It can be tricky to decide what size lift you need for your overland rig. Go too big, and it’ll be hard to drive on the road. Too small, and you won’t make it over that log out on the trails. You need to choose a lift that’s suitable for both on and off-road driving that fits your rig, preferences, and usual driving conditions.
What is the best size lift for overlanding?
Three inches is a good all-around lift that will fit most vehicles and situations. A 3-inch lift offers the best of both worlds when it comes to off-road capability and on-road drivability without requiring extensive modifications.
The right lift will depend on the tires you want to run. Obviously, oversized tires require an oversized lift. If you want to stuff 35-inch tires under your fenders, you might need a 4 or 5-inch lift. In short, a 3-inch lift may not work for every overlanding vehicle.
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What Size Lift For Overlanding
One question will dictate your lift-size decision: What size tires will be on your rig? If you use standard-sized tires, you might want to keep your height standard and opt not to lift your vehicle at all. If you’re increasing your tire size, you might need to consider a lift, depending on the extent of the size increase.
Keep in mind that lifts are different for every vehicle. A three-inch lift on a Jeep Wrangler will accommodate a much larger tire than the same lift on an F-150. Do some research and see what lift you need on your specific vehicle to accommodate your preferred tires. Online forums are a great place to start!
Two inches is almost the minimum lift for a serious overland rig. A 2-inch lift will leave plenty of room to increase tire size up to around 32-inches.
Two-inch lifts are a great size for many DIYers because it doesn’t require specialized tools or an extreme suspension knowledge. All the parts—and tires—are manageable to maneuver in a home garage.
A 3-inch lift is the optimal middle ground between off-road capability and on-road drivability.
With a 3-inch lift, you’ll be able to use between 33 and 35-inch tires, depending on your model of vehicle. There are many 3 to 3.5-inch lift kits available on the market. This height will serve the needs of most overlanding enthusiasts.
Lifts 4 inches or more are mostly used for extreme overlanding applications. These bigger lifts might require modification to your vehicle’s chassis, but it comes with some additional benefits.
Four-inch lifts give you more than enough off-road clearance for the average overlander, and might start to reach beyond the “enthusiast” level. With this sized lift, you’ll be able to cram even more tire under your rig, up to 37-inches for some vehicles.
Six-inch lifts are one of the most extreme options available for overlanders. This sized lift goes well past the normal point of comfort for most overlanders, and will require the modifications to the chassis and suspension.
With a six-inch lift, you can extra large off-road tires that go well beyond 37-inches to get down every rocky trail and muddy creek you can find. Honestly, I probably wouldn’t go this big.
Lift and Level
There are numerous lift and leveling kits available for the home market. But what exactly is the difference between the lift and the level of your rig?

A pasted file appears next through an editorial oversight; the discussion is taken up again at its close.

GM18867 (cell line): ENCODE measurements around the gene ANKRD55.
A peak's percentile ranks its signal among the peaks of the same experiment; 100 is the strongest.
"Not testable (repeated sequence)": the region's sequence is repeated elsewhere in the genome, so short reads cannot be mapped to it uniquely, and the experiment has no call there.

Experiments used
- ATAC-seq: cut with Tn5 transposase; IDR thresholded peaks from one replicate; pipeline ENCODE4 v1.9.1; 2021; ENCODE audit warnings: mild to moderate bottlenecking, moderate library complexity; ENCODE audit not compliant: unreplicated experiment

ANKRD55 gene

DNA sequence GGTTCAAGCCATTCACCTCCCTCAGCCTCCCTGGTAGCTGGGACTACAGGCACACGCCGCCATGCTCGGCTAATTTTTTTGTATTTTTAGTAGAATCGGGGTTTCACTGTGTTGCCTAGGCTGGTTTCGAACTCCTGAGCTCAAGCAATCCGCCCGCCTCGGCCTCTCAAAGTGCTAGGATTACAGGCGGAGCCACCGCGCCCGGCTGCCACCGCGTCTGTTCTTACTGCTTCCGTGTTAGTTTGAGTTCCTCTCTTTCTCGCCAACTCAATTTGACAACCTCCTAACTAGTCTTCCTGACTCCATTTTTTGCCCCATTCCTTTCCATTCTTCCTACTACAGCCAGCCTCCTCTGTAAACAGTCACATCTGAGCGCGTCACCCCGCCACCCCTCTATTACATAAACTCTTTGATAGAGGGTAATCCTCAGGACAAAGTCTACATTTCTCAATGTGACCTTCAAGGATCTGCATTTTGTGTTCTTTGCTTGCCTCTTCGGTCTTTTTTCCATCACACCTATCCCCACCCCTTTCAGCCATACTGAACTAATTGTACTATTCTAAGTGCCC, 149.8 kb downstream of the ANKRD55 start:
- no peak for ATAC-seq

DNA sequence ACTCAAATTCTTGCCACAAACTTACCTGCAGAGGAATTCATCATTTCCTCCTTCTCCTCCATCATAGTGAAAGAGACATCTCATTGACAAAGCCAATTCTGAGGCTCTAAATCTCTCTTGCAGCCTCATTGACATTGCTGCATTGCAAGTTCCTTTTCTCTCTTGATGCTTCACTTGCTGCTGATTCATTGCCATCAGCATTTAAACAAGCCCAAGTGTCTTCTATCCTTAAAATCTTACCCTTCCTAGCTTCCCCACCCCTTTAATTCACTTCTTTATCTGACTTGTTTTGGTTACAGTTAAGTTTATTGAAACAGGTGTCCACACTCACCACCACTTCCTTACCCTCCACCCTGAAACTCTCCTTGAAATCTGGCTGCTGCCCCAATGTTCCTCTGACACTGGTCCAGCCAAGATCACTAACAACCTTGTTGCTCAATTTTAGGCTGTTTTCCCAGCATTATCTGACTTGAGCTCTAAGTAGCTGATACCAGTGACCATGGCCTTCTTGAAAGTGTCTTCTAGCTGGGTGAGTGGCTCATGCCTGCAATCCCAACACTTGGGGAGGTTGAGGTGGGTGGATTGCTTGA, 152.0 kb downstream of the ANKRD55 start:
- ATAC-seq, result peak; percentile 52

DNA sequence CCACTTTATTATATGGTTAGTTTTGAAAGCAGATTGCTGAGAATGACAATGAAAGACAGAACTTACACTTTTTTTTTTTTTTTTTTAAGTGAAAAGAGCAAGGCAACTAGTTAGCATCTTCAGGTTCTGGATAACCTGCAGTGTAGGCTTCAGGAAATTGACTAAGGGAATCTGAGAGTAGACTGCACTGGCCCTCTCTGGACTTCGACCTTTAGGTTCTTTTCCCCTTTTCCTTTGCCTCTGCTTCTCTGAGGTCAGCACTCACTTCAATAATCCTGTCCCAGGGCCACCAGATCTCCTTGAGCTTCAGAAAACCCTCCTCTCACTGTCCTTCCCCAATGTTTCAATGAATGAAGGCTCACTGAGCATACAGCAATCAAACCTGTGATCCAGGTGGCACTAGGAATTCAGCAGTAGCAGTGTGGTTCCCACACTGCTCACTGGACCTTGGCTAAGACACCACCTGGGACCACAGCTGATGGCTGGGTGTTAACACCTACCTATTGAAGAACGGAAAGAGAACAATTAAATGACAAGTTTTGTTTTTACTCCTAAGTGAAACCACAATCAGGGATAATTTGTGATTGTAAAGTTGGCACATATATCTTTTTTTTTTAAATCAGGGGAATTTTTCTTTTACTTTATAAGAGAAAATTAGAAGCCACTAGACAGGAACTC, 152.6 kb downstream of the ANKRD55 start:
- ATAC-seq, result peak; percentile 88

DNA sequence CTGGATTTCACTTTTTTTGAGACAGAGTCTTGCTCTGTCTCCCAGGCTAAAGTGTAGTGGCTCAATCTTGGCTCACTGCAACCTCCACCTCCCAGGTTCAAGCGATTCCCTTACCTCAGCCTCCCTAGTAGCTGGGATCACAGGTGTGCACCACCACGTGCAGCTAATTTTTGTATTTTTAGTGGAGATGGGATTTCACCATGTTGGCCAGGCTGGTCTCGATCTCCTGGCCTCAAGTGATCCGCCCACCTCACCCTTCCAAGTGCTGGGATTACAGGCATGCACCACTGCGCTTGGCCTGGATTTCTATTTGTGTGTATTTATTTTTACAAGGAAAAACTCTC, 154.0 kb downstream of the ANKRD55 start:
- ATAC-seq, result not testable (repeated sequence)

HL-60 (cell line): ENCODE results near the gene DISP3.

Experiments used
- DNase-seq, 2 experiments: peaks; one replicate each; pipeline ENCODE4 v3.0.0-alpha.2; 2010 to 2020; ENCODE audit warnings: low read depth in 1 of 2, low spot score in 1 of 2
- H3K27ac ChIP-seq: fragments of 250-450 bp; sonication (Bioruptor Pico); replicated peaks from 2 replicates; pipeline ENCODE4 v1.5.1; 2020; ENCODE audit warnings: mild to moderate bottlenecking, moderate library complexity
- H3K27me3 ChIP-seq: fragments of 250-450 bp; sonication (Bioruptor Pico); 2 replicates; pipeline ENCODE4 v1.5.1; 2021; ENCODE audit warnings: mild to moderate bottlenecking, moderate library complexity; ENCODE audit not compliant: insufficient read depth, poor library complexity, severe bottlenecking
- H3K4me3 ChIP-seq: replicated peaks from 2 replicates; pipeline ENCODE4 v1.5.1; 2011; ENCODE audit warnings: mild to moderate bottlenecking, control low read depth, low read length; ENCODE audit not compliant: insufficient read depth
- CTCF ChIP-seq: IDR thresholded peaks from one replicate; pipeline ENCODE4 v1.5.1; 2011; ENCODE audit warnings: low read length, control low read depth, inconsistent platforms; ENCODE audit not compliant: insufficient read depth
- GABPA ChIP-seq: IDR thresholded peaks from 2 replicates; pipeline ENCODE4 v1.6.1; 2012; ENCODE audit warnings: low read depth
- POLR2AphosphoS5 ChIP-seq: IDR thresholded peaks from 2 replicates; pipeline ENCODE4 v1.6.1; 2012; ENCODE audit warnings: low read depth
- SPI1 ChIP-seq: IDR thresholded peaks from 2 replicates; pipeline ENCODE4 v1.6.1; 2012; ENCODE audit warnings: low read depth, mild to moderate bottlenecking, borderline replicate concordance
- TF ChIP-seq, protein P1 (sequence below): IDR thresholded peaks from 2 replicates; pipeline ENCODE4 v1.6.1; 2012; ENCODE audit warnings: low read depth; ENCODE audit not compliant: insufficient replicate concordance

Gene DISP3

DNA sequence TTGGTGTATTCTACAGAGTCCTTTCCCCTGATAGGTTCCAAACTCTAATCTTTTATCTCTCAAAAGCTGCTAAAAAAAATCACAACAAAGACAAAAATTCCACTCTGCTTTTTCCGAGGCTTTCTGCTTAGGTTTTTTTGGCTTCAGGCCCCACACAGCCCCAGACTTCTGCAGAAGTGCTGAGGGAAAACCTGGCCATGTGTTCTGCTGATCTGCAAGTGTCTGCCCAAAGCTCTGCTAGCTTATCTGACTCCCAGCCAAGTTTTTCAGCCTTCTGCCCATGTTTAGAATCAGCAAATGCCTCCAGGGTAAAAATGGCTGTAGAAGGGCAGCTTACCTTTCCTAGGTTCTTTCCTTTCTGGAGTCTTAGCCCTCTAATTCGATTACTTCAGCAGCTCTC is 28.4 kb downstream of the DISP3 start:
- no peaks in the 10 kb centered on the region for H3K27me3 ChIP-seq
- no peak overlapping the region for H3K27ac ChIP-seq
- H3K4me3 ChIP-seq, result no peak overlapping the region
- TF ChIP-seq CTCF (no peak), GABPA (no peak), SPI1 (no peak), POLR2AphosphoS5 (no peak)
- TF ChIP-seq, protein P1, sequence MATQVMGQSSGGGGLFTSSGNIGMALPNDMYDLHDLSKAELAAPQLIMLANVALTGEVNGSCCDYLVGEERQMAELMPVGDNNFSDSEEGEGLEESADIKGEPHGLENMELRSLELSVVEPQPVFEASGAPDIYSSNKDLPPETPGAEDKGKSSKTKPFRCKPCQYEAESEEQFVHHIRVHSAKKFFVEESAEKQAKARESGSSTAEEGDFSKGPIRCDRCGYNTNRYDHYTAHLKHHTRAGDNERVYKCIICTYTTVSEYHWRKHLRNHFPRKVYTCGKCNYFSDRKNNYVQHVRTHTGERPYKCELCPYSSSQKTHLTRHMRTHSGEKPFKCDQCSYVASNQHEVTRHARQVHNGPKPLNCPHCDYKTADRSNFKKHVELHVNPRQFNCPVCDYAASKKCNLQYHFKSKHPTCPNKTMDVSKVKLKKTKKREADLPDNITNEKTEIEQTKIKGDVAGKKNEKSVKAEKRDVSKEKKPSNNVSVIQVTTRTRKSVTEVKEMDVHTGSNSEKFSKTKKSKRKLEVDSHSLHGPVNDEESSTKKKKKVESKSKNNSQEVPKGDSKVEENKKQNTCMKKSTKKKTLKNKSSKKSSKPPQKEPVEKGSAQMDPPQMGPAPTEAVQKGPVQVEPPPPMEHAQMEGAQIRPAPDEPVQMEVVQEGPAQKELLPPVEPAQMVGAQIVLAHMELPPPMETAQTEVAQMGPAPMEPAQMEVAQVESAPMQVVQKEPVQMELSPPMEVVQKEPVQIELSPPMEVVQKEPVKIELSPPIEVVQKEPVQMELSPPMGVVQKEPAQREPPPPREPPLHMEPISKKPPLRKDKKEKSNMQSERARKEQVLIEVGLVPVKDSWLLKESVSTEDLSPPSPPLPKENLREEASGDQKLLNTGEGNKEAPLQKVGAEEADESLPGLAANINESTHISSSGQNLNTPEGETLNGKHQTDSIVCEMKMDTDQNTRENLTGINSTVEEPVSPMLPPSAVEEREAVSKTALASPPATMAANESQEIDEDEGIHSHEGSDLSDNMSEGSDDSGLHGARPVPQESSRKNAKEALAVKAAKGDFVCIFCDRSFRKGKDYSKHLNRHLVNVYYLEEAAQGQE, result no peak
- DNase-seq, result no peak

The “lift” refers to the overall height that’s increased when you modify the vehicle. The “level” refers to the difference between the front and rear axles of your vehicle. For instance, a 2-inch leveling kit will raise only the front or rear of your vehicle, while a lift kit will raise the entire rig.
Before Lifting, Check with a Professional
When you’re looking for a lift on your overland rig, the best thing you can do is see a professional. They’re the only ones who will be able to tell you what is and isn’t possible on your specific model vehicle before you spend the money.
Imagine, your shiny new lift just showed up at your house. You excitedly tear the packaging open, jack up your vehicle, and get to work. It’s only after you take off the tires and disassemble your suspension components that you realize the lift you ordered won’t fit on your rig! Oh the disappointment!
Avoid horror stories like this, and just go see a mechanic.
Lift kits are vehicle-specific. That means you can’t just order a generic one off Amazon and expect it to fit your car. Do some research and find the right kit that fits your rig’s make, model, and year.
The Teraflex is an incredible 3-inch lift kit for Jeeps. It comes complete with front and rear springs, plus all the gear you need to make your rig come to life. Best of all, this kit handles a decade’s-worth of models—from 1997 to 2006—which are some of the most desirable years for overland Jeep conversions.
Lift and Tire Size
The most important ratio to consider when upgrading is the ratio of lift to tire size. If you’re starting with a standard 3-inch lift, you should expect to be able to fit into no more than 33 or 34 inch tires. If you are starting with a 6 inch lift, you should be able to accommodate oversized tires like 36s or 38s.
It’s worthy of repeating, however, that your lift and your tire size are not the only factors to consider. Lifting a rig 6-inches will almost certainly require modifying your suspension as well.
Check out this guide to choosing an off-road suspension for more.
There’s no definitive way to say what the best lift height for your overland rig. It all depends on the tires you want to run and the make and model of your vehicle. In general, if you want 33-inch tires, you should expect to lift your rig about 2-3 inches. If you want 35-inch tires, you should expect to lift your rig maybe 4 inches or more.
If you ask us, 2-3 inches is the ideal lift size for the average overland rig. Even if you eventually decide to go higher, it’s not a bad place to start. That’ll give you the height to conquer just about any trail without making your rig impossible to drive on the highway.